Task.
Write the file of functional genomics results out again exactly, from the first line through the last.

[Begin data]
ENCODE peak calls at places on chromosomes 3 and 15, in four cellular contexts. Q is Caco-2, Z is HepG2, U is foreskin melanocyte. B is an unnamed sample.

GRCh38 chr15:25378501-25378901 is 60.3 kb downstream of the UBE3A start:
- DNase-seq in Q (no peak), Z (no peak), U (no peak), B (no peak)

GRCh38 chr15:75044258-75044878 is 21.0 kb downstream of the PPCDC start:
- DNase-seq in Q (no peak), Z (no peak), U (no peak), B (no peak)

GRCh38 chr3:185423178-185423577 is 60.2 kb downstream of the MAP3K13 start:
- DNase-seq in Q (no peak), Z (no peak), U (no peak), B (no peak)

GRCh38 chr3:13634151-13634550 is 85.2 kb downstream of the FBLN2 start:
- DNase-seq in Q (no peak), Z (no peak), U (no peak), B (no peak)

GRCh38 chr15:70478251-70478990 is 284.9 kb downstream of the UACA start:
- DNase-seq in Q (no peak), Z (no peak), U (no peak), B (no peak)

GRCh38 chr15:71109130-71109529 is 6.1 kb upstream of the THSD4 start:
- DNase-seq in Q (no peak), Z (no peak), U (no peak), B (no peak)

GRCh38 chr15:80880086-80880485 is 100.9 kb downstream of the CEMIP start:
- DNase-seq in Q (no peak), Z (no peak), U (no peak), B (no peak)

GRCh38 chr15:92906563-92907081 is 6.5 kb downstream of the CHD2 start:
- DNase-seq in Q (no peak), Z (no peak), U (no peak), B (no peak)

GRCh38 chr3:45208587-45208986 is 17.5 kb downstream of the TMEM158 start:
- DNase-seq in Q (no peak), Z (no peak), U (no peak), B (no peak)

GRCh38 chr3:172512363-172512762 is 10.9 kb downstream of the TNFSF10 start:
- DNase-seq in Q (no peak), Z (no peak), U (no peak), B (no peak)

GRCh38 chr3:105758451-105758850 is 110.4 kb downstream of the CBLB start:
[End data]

ENCODE peak calls at places on chromosomes 3 and 15, in four cellular contexts. Q is Caco-2, Z is HepG2, U is foreskin melanocyte. B is an unnamed sample.

GRCh38 chr15:25378501-25378901 is 60.3 kb downstream of the UBE3A start:
- DNase-seq in Q (no peak), Z (no peak), U (no peak), B (no peak)

GRCh38 chr15:75044258-75044878 is 21.0 kb downstream of the PPCDC start:
- DNase-seq in Q (no peak), Z (no peak), U (no peak), B (no peak)

GRCh38 chr3:185423178-185423577 is 60.2 kb downstream of the MAP3K13 start:
- DNase-seq in Q (no peak), Z (no peak), U (no peak), B (no peak)

GRCh38 chr3:13634151-13634550 is 85.2 kb downstream of the FBLN2 start:
- DNase-seq in Q (no peak), Z (no peak), U (no peak), B (no peak)

GRCh38 chr15:70478251-70478990 is 284.9 kb downstream of the UACA start:
- DNase-seq in Q (no peak), Z (no peak), U (no peak), B (no peak)

GRCh38 chr15:71109130-71109529 is 6.1 kb upstream of the THSD4 start:
- DNase-seq in Q (no peak), Z (no peak), U (no peak), B (no peak)

GRCh38 chr15:80880086-80880485 is 100.9 kb downstream of the CEMIP start:
- DNase-seq in Q (no peak), Z (no peak), U (no peak), B (no peak)

GRCh38 chr15:92906563-92907081 is 6.5 kb downstream of the CHD2 start:
- DNase-seq in Q (no peak), Z (no peak), U (no peak), B (no peak)

GRCh38 chr3:45208587-45208986 is 17.5 kb downstream of the TMEM158 start:
- DNase-seq in Q (no peak), Z (no peak), U (no peak), B (no peak)

GRCh38 chr3:172512363-172512762 is 10.9 kb downstream of the TNFSF10 start:
- DNase-seq in Q (no peak), Z (no peak), U (no peak), B (no peak)

GRCh38 chr3:105758451-105758850 is 110.4 kb downstream of the CBLB start: